Browsing the stores at Christmas I still find myself drawn to the snow globes. There is just something magical about them. Shaking up the sparkly snow and watching it settle brings a warm feeling over me.
My children are not immune to this magic. We could spend a substantial amount of time testing all the snow globes at the store. Their little cherub hands grasp the globe, gently shake it and then they watch, settled on their haunches, in pure amazement as the shimmery particulate falls. They always want to take one home, I usually decline.
The practical side of me feels that this is money we do not need to spend. Plus part of the magic is not having one...
Well, this year we decided to make our own!
- clean glass jar
- holiday scene (plastic, aluminum or baked polymer clay are ideal for wet environments)
- snow (large glitter flakes or crushed egg shells)
- glycerin or mineral oil
- filtered water
- glue, waterproof (hot glue, epoxy, fabric)
- silicon sealant (optional)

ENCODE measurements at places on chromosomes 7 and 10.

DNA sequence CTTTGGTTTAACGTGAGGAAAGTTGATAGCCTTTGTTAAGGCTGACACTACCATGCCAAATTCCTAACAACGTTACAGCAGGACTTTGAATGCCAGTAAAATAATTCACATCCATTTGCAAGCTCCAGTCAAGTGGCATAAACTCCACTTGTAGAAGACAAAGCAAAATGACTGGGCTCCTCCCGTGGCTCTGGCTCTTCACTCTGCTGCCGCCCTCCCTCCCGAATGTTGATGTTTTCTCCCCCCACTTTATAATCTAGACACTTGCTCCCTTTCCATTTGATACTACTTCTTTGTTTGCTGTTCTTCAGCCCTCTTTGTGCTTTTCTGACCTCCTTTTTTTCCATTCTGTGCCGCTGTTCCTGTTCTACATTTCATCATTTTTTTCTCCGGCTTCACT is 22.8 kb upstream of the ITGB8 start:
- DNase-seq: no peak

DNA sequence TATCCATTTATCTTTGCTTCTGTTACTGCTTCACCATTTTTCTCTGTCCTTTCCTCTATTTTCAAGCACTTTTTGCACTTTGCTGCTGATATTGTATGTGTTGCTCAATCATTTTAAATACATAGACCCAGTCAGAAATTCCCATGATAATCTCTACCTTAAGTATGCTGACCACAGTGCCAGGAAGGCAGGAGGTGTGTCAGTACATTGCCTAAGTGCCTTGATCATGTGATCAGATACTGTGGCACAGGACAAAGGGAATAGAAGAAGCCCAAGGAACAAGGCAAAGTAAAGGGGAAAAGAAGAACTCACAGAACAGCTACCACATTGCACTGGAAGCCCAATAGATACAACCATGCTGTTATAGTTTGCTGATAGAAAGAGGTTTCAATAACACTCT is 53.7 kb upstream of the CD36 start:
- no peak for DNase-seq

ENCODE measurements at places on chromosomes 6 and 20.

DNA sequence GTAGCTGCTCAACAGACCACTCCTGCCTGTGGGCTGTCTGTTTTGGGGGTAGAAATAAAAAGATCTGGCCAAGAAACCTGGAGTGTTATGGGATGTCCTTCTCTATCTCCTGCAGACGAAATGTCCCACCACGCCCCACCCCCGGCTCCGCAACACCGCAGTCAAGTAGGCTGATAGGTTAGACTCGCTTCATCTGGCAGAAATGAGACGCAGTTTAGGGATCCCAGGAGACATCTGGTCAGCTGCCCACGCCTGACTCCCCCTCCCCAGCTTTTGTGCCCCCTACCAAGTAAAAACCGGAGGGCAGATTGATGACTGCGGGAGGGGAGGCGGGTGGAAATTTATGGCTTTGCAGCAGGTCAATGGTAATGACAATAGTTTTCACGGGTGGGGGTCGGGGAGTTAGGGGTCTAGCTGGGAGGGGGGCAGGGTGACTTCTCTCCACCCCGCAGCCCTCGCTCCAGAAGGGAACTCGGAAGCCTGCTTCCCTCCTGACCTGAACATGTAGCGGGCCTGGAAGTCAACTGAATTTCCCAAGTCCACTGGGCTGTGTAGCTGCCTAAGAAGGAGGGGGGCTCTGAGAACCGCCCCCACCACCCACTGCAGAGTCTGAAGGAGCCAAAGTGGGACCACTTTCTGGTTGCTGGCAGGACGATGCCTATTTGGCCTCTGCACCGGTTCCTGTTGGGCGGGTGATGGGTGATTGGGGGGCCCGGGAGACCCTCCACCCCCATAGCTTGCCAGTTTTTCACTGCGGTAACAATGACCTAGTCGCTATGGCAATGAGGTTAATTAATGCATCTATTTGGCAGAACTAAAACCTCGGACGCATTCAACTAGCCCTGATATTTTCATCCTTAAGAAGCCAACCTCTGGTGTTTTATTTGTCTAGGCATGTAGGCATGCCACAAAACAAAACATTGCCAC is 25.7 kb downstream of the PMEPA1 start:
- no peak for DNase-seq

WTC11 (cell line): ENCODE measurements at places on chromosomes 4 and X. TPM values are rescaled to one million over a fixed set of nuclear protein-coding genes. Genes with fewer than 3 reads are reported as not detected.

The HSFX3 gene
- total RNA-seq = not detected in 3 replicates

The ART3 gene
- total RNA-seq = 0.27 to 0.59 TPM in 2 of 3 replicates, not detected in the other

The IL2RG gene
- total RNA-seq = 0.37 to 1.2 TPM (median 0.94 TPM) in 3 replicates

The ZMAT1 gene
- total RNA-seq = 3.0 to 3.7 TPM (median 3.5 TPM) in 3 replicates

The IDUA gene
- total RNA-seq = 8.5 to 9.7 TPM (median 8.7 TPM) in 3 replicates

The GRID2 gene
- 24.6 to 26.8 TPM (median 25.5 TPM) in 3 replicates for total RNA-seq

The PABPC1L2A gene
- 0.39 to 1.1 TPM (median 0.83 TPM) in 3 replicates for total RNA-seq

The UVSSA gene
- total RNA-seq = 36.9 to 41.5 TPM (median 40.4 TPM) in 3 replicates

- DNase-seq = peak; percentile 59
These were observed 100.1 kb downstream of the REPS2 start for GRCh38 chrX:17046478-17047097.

- Glue (hot glue, epoxy or fabric) the object to the inside of the lid.
- Add glitter or shells to form snow and put it in the jar.
- Fill the jar with filtered water and glycerin (about 60/40). Allow room for the object, which will displace some of the liquid.
- Squeeze a strip of glue or silicone sealant around the threads of the lid.
- Screw the lid on tight. Let dry.
Shake, and watch the magic (again and again...)!
Random Snow Globe Facts
- thought to have originated in France in the 19th century
- the original snow globe contained a mini Eiffel Tower
- appear to be the successor of the glass paperweight
- the glycerin or glycol slows the falling of the snow
- in modern film and literature, snow globes often symbolize childhood/innocence